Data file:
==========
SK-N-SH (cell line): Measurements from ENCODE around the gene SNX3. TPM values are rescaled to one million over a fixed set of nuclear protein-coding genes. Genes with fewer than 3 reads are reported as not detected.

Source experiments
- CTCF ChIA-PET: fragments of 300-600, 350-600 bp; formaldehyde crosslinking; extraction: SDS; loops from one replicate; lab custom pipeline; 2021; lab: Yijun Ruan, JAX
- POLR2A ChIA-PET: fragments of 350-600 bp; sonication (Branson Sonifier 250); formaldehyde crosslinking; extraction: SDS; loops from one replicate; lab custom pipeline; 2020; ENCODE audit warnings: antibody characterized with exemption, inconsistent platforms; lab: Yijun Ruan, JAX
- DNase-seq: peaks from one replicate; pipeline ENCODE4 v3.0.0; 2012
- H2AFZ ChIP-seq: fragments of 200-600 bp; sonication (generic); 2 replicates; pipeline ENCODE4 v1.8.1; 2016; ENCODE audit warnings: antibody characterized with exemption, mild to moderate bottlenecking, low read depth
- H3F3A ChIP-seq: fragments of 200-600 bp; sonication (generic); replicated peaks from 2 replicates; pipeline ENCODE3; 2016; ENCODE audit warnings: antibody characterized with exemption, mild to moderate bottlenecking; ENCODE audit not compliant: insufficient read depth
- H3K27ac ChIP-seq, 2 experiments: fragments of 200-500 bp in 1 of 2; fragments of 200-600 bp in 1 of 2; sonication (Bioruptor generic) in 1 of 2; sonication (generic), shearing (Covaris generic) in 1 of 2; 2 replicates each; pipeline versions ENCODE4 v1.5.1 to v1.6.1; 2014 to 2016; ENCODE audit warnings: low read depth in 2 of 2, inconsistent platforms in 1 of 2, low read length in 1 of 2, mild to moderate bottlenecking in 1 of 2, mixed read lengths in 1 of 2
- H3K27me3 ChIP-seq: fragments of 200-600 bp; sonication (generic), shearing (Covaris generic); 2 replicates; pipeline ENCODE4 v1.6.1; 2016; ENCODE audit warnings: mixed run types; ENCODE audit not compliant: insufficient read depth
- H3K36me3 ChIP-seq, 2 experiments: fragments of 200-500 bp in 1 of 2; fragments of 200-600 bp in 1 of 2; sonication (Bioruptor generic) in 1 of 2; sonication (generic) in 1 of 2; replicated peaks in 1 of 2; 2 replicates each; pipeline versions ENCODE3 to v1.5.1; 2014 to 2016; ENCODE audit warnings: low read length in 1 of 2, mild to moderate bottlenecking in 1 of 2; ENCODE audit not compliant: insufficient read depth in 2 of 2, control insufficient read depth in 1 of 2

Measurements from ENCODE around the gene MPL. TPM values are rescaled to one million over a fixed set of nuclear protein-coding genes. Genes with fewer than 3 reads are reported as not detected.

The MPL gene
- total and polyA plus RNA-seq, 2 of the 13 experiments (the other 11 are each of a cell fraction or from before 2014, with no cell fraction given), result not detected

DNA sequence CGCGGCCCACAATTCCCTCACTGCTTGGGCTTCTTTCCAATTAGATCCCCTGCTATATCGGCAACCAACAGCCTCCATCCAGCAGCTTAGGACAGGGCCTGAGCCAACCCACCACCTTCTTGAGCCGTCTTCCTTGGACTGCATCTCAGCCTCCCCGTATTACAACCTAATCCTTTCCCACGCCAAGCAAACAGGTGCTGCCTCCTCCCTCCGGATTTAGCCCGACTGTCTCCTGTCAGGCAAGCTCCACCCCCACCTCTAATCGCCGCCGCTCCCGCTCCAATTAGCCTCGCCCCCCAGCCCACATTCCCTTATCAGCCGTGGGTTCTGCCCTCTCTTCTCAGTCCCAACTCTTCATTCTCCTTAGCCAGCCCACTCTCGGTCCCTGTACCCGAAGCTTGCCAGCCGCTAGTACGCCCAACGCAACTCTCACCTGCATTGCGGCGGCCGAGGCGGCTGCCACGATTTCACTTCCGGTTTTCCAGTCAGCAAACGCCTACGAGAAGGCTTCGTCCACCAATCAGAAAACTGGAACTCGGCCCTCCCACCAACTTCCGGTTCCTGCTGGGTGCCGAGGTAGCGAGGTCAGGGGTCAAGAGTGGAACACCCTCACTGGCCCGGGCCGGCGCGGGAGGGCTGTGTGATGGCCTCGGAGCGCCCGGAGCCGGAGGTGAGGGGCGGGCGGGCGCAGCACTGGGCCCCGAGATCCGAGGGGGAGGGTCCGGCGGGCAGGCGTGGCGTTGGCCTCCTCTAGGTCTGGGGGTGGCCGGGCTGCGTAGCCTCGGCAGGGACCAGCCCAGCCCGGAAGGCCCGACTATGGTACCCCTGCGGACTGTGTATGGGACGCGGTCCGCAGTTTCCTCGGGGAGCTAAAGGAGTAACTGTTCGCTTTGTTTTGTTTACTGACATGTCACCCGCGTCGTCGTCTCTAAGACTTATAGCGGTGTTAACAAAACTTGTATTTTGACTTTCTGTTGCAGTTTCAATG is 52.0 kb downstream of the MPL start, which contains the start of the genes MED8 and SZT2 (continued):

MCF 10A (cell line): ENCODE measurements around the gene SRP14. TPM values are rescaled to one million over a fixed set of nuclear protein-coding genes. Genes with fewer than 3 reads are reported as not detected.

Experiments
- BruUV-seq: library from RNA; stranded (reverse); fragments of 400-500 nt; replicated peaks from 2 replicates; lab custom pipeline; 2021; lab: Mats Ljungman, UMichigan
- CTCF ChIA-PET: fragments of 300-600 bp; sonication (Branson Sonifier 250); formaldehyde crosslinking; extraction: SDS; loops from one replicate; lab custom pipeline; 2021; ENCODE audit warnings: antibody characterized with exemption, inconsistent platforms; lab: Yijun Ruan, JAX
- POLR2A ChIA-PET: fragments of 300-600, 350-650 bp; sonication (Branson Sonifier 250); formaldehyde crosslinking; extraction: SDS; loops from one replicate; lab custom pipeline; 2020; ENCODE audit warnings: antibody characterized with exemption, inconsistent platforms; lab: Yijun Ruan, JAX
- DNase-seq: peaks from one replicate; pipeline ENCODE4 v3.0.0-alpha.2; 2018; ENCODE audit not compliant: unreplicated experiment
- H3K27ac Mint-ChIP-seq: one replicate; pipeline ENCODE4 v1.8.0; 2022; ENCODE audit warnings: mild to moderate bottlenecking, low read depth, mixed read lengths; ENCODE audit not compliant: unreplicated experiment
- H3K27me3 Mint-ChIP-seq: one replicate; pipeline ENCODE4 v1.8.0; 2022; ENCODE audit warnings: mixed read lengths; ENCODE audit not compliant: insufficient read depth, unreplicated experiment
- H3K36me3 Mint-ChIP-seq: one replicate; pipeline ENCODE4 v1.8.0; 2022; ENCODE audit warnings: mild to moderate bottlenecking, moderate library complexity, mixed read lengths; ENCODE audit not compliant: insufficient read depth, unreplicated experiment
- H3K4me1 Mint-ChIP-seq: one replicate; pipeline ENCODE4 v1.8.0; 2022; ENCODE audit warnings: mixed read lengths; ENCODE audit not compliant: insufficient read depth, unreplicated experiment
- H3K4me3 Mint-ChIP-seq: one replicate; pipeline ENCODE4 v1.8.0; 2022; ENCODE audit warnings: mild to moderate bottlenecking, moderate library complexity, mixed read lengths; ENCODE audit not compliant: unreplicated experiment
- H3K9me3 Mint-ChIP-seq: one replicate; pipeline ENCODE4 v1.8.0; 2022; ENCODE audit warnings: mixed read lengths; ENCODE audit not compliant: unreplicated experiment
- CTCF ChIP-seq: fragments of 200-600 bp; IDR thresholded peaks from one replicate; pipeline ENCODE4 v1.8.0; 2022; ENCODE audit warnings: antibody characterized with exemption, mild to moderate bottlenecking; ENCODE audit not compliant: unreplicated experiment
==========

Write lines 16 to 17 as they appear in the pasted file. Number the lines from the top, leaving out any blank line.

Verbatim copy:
Experiments
- BruUV-seq: library from RNA; stranded (reverse); fragments of 400-500 nt; replicated peaks from 2 replicates; lab custom pipeline; 2021; lab: Mats Ljungman, UMichigan